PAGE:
Eligible for God’s Help
If you look closely at the beginning of Psalm 34, you’ll find that it doesn’t say, “I am happy at all times,” but “I bless God every chance I get” (Psalm 34:1).
These aren’t the words of a person whose moods are always ebullient; they’re the words of a person who has simply decided to speak a blessing every chance he gets, determined to be ready to give thanks in all things. The reason, of course, isn’t because he feels great but because he believes that God is working through all things to bring forth good (see Romans 8:28).
Do you think of the Christian life as something that lifts you out of the realm of the mundane into something more majestic? If so, you’re wishing in the wrong direction. The Christian faith draws us deeper into the stuff of creation: bodies, money, emotions, relationships. Some of the stuff we see is awful. And some of the stuff we feel is painful.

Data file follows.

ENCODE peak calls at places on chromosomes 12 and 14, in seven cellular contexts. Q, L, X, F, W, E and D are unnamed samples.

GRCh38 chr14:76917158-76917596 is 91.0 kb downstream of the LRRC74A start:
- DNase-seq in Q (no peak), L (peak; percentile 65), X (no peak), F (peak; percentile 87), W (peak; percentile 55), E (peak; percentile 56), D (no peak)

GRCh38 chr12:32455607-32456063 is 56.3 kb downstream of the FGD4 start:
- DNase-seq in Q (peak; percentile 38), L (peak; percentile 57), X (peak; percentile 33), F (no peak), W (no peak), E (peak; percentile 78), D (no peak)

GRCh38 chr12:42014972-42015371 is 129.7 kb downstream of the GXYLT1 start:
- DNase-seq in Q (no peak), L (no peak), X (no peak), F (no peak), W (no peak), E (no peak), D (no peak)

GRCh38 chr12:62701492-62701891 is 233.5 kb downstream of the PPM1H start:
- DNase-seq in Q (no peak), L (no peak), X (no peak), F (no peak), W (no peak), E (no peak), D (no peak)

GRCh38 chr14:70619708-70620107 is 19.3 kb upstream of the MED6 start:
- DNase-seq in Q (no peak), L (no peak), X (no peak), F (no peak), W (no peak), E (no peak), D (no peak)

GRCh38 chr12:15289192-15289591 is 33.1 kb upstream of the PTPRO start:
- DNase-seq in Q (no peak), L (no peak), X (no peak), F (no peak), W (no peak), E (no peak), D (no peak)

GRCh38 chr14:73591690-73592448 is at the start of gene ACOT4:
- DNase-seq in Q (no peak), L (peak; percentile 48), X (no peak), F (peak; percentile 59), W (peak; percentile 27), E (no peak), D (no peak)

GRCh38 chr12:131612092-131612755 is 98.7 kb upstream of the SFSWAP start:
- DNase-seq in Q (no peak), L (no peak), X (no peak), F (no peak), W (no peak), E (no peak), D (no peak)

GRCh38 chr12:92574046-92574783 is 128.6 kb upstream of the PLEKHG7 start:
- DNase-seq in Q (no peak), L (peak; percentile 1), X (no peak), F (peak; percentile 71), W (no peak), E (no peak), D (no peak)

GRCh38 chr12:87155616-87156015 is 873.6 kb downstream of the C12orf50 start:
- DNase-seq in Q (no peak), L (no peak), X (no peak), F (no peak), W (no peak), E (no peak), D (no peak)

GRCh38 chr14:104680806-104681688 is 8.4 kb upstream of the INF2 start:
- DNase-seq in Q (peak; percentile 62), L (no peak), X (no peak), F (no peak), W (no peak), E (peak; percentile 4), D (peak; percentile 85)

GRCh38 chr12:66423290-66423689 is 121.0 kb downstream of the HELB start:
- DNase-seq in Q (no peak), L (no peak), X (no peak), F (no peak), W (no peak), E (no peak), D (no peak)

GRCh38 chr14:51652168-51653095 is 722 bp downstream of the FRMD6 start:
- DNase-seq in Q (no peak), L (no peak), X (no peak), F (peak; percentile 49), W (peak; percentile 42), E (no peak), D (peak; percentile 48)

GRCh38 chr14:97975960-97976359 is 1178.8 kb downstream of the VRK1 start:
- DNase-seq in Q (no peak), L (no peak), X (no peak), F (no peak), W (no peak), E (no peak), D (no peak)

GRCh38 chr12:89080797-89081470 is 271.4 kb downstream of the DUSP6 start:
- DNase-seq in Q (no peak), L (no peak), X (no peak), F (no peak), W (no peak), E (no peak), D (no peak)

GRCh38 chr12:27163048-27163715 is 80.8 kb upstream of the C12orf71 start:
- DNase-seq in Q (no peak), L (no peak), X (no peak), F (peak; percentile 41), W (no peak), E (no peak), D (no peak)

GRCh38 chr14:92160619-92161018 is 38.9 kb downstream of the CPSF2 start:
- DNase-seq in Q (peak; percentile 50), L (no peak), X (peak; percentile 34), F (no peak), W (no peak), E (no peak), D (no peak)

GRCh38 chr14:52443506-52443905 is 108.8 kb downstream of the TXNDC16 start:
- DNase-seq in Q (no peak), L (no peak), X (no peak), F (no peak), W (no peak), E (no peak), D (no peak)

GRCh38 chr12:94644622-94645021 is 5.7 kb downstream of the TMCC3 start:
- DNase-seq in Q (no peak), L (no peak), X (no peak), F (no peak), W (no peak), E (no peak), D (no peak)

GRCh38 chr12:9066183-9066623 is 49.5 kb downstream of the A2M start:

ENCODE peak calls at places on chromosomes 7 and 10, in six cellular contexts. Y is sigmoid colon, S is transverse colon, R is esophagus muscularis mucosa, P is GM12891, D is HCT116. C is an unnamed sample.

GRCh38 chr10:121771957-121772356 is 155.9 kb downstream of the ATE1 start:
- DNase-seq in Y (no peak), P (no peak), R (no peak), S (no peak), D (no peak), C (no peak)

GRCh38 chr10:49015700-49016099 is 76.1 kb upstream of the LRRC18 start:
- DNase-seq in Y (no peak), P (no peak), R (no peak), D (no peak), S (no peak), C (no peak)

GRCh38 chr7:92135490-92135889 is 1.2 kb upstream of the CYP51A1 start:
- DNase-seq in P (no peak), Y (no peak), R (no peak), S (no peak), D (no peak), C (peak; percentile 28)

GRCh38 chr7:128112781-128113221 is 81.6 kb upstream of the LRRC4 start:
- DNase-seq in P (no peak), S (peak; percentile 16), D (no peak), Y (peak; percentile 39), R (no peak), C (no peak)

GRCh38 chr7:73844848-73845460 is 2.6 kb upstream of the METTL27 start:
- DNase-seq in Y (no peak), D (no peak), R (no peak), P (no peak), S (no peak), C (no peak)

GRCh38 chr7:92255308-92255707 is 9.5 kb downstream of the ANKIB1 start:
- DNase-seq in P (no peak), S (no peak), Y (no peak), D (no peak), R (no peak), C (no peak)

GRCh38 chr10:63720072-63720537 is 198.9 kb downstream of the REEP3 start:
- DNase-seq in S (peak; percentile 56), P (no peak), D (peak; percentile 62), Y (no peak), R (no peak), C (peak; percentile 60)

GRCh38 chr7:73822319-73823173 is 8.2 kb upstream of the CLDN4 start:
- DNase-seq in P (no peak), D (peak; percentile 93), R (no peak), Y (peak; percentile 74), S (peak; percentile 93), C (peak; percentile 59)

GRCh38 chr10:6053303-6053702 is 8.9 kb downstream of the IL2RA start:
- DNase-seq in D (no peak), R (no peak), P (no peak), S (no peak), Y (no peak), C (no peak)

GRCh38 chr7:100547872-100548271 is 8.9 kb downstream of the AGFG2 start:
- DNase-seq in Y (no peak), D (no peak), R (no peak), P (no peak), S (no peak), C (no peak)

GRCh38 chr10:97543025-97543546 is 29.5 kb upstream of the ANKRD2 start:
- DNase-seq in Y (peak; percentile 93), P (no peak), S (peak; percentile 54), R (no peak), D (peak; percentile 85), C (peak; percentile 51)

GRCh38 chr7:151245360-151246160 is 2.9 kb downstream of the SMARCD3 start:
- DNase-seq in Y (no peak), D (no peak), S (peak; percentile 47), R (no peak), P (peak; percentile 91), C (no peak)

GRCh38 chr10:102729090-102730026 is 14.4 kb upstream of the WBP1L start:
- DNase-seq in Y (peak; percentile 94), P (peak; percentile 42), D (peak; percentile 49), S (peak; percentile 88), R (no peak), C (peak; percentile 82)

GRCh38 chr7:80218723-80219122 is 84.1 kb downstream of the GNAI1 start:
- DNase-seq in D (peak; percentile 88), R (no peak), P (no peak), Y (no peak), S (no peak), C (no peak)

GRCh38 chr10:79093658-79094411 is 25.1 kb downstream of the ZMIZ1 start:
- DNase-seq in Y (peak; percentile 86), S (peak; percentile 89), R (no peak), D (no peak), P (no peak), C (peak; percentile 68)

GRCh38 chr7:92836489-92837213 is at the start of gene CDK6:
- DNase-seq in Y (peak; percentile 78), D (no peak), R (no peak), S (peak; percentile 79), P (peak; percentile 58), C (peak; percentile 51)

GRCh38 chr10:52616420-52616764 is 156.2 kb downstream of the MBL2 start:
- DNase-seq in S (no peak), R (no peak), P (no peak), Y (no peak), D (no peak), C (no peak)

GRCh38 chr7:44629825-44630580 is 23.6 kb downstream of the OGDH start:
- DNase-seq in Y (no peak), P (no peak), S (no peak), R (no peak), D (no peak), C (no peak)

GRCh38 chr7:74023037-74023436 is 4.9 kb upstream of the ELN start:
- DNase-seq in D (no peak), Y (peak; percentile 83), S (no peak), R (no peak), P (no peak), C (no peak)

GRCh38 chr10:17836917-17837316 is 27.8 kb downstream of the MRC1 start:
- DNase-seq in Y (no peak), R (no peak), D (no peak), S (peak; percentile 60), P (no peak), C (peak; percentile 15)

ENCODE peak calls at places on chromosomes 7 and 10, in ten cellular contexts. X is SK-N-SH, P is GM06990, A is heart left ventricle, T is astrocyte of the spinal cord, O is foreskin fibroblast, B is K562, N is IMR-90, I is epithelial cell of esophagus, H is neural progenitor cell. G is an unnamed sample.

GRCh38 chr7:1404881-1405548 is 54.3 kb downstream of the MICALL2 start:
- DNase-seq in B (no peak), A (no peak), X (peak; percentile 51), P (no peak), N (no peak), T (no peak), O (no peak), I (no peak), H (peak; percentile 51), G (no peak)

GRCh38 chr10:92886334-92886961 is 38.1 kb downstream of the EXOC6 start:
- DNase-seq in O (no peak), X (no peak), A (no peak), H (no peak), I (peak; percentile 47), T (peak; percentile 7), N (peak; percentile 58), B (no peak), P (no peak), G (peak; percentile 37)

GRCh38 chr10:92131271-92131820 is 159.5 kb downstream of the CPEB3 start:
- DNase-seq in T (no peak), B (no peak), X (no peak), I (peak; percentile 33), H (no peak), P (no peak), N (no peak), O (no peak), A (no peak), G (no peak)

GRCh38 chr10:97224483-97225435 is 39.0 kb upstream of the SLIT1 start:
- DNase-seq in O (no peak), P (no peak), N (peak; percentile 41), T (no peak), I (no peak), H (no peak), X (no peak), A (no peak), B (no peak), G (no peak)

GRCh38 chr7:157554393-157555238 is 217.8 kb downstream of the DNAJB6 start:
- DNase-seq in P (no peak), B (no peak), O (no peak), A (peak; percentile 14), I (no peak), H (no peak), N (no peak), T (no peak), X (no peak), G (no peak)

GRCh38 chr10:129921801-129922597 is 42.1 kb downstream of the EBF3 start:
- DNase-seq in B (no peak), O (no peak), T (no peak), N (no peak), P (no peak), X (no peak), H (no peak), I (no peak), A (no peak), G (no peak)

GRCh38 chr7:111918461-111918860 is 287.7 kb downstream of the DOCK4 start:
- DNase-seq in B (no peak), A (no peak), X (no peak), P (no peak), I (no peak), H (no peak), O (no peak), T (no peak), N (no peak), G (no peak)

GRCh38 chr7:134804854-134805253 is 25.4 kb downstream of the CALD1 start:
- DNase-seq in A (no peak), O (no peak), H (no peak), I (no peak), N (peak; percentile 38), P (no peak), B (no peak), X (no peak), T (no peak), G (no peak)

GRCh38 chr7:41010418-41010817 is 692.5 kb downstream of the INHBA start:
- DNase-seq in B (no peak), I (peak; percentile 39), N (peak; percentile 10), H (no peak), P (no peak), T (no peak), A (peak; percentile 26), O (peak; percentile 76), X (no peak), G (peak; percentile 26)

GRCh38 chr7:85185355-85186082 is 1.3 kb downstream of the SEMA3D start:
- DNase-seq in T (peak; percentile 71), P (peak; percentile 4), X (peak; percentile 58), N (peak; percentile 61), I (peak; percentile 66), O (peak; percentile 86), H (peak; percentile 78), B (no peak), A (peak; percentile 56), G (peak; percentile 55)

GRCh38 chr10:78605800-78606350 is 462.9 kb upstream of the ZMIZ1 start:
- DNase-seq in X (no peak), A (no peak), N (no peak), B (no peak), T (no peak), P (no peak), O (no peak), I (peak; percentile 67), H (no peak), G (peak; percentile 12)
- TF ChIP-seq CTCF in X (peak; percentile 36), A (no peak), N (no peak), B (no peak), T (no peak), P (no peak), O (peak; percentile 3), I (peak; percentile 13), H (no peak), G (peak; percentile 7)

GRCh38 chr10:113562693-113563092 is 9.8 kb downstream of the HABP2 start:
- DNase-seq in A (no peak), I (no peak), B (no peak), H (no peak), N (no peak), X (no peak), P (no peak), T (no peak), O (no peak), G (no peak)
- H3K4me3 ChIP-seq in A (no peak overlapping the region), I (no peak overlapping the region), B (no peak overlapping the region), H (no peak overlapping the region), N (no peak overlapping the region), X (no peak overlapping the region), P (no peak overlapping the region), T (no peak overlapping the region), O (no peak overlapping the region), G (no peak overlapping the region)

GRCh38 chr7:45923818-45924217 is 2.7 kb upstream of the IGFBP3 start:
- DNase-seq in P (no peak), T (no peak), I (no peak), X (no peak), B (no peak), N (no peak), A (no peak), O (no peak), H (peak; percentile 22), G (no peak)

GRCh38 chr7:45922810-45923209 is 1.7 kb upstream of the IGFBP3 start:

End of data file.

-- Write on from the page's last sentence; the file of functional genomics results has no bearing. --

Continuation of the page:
But it is precisely there, in the awfulness and the painfulness of life, that we discover something that transcends these things. In Psalm 34:18, the psalmist says, “If your heart is broken, you’ll find God right there.” The times the psalmist lived in were not all that different from our own times. Back then, as now, there was a pseudo theology that explained any kind of misfortune as a sign of divine punishment, whether the punishment was sickness, poverty, disability, or death. The sufferer’s recourse was either to avoid the gods or to strike a bargain with them so they would back off.
The single qualification for being eligible for God’s help is that we be in trouble.Eugene H. Peterson
The ministry of Jesus was the great refutation of this. He deliberately singled out every kind of trouble and initiated a healing ministry to the sick, the guilty, the hungry, even the dead. The single qualification for being eligible for God’s help is that we be in trouble. The reason we’re in trouble doesn’t matter, whether it’s our own fault or someone else’s. What matters is that God is right there in the midst of our troubles, stooping to pick up the pieces of our broken hearts and put them back together.
This is just one of the more than 600 scriptural insights found in The Message Devotional Bible. If you would like to meditate on more writings from Eugene Peterson visit navpress.com.